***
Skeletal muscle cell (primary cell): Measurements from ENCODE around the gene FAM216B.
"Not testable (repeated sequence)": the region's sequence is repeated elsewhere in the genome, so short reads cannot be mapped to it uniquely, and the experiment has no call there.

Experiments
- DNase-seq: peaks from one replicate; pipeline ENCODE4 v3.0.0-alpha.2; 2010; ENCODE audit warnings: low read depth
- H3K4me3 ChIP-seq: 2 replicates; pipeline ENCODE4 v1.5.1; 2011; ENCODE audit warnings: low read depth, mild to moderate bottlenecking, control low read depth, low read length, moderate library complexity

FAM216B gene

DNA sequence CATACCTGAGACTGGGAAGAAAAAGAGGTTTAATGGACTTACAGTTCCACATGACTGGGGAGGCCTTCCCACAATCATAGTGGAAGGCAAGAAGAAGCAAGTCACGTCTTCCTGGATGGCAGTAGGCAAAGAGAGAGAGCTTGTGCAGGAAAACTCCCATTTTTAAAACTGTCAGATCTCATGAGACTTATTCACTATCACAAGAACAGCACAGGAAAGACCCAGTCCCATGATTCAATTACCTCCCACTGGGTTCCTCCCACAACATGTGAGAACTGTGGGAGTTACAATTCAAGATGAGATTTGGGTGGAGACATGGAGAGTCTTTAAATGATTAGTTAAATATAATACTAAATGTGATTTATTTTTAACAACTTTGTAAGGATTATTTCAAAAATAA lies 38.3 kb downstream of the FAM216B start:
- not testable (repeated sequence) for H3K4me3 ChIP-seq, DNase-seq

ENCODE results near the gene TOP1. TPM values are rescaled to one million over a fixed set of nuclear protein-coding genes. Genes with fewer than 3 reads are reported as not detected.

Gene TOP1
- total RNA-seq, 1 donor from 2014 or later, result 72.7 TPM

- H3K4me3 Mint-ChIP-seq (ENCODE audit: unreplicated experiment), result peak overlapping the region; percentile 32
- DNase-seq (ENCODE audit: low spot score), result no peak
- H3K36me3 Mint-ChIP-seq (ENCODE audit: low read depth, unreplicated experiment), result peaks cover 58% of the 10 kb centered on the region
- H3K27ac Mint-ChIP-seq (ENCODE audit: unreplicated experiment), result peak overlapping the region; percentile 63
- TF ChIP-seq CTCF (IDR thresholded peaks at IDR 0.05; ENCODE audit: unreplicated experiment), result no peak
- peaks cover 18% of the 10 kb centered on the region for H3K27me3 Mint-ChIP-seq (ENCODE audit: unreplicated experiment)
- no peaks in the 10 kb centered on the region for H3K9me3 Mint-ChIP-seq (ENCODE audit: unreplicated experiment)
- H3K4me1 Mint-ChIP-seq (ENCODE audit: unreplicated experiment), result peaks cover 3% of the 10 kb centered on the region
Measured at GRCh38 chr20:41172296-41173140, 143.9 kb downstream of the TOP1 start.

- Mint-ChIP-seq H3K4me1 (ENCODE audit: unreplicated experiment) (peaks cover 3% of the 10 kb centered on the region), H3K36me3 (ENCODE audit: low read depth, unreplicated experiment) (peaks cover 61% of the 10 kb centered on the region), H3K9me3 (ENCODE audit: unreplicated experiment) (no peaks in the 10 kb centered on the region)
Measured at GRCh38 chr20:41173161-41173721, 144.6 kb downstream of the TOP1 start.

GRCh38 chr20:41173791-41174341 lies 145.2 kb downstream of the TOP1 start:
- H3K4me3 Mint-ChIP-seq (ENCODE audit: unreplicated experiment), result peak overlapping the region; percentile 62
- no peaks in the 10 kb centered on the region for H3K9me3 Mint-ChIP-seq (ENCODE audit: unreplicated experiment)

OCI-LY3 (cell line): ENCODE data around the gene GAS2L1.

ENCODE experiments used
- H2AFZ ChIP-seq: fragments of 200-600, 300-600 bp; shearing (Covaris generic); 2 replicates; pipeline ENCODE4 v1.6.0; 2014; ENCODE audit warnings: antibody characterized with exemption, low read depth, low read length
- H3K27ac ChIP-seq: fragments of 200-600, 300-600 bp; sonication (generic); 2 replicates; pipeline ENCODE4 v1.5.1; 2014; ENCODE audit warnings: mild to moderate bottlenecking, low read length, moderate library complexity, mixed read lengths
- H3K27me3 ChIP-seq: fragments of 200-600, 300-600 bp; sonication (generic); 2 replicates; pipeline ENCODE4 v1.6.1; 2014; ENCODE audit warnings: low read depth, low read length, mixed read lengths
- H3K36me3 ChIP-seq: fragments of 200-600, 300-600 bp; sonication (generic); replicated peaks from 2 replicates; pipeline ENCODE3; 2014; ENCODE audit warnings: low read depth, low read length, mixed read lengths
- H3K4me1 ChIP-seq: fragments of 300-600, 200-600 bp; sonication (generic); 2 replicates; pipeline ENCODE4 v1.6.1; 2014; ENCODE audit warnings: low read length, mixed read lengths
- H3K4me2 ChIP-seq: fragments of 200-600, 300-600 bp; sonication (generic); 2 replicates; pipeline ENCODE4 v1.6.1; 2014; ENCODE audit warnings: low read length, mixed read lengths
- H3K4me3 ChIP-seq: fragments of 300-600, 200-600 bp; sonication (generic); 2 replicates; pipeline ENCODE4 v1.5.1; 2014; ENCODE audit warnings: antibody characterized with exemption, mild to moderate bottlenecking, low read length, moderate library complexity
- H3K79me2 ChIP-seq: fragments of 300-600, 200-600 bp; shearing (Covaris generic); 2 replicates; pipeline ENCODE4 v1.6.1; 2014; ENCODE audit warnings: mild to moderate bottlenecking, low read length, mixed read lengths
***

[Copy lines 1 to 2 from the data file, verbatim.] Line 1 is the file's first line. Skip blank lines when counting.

Skeletal muscle cell (primary cell): Measurements from ENCODE around the gene FAM216B.
"Not testable (repeated sequence)": the region's sequence is repeated elsewhere in the genome, so short reads cannot be mapped to it uniquely, and the experiment has no call there.